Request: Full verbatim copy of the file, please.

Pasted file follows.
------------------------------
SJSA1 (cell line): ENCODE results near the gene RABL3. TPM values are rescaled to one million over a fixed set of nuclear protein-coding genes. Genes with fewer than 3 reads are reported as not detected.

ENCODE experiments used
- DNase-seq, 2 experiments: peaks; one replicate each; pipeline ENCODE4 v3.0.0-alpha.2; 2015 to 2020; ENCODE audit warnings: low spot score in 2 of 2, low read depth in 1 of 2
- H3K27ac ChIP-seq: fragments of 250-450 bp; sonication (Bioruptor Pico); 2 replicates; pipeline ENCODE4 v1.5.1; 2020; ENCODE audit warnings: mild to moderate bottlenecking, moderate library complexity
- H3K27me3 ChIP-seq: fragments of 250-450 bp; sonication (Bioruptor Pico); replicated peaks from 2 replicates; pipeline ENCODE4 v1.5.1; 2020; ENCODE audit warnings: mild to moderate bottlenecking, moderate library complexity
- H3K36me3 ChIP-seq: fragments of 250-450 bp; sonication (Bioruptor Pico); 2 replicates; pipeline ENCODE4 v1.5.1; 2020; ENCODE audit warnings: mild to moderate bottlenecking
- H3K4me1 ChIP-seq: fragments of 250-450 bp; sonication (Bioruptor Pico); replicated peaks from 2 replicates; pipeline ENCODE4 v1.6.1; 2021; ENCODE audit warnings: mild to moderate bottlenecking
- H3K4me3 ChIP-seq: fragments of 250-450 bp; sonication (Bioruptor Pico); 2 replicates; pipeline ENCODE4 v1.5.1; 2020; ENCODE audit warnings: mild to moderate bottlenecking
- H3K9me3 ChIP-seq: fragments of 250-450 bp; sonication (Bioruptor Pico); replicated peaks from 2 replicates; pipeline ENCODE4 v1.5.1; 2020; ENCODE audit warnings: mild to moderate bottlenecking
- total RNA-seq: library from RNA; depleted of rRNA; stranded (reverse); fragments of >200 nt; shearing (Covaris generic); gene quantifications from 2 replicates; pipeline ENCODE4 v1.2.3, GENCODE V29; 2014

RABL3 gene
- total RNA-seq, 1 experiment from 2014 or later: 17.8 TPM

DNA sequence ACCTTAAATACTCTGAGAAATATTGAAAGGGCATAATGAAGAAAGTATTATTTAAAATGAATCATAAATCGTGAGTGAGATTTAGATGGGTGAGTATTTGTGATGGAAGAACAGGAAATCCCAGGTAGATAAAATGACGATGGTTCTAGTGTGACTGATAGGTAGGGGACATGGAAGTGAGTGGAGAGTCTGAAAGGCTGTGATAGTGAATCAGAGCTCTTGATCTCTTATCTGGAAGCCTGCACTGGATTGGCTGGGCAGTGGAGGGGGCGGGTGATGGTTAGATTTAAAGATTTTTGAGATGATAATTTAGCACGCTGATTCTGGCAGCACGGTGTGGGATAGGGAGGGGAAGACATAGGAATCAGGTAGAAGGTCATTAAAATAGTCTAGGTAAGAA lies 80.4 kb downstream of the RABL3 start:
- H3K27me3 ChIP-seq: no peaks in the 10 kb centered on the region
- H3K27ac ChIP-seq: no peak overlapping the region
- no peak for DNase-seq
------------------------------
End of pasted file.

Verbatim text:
SJSA1 (cell line): ENCODE results near the gene RABL3. TPM values are rescaled to one million over a fixed set of nuclear protein-coding genes. Genes with fewer than 3 reads are reported as not detected.

ENCODE experiments used
- DNase-seq, 2 experiments: peaks; one replicate each; pipeline ENCODE4 v3.0.0-alpha.2; 2015 to 2020; ENCODE audit warnings: low spot score in 2 of 2, low read depth in 1 of 2
- H3K27ac ChIP-seq: fragments of 250-450 bp; sonication (Bioruptor Pico); 2 replicates; pipeline ENCODE4 v1.5.1; 2020; ENCODE audit warnings: mild to moderate bottlenecking, moderate library complexity
- H3K27me3 ChIP-seq: fragments of 250-450 bp; sonication (Bioruptor Pico); replicated peaks from 2 replicates; pipeline ENCODE4 v1.5.1; 2020; ENCODE audit warnings: mild to moderate bottlenecking, moderate library complexity
- H3K36me3 ChIP-seq: fragments of 250-450 bp; sonication (Bioruptor Pico); 2 replicates; pipeline ENCODE4 v1.5.1; 2020; ENCODE audit warnings: mild to moderate bottlenecking
- H3K4me1 ChIP-seq: fragments of 250-450 bp; sonication (Bioruptor Pico); replicated peaks from 2 replicates; pipeline ENCODE4 v1.6.1; 2021; ENCODE audit warnings: mild to moderate bottlenecking
- H3K4me3 ChIP-seq: fragments of 250-450 bp; sonication (Bioruptor Pico); 2 replicates; pipeline ENCODE4 v1.5.1; 2020; ENCODE audit warnings: mild to moderate bottlenecking
- H3K9me3 ChIP-seq: fragments of 250-450 bp; sonication (Bioruptor Pico); replicated peaks from 2 replicates; pipeline ENCODE4 v1.5.1; 2020; ENCODE audit warnings: mild to moderate bottlenecking
- total RNA-seq: library from RNA; depleted of rRNA; stranded (reverse); fragments of >200 nt; shearing (Covaris generic); gene quantifications from 2 replicates; pipeline ENCODE4 v1.2.3, GENCODE V29; 2014

RABL3 gene
- total RNA-seq, 1 experiment from 2014 or later: 17.8 TPM

DNA sequence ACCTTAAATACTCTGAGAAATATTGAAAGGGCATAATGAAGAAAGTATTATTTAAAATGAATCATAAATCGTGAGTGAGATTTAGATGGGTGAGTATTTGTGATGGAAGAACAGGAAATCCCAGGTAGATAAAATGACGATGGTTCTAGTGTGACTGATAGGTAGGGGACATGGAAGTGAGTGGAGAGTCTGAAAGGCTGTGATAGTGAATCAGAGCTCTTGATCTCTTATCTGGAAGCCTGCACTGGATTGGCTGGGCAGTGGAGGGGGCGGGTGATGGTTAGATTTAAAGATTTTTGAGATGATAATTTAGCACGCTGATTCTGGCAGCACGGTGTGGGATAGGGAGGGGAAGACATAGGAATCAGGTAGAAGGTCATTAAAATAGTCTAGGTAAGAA lies 80.4 kb downstream of the RABL3 start:
- H3K27me3 ChIP-seq: no peaks in the 10 kb centered on the region
- H3K27ac ChIP-seq: no peak overlapping the region
- no peak for DNase-seq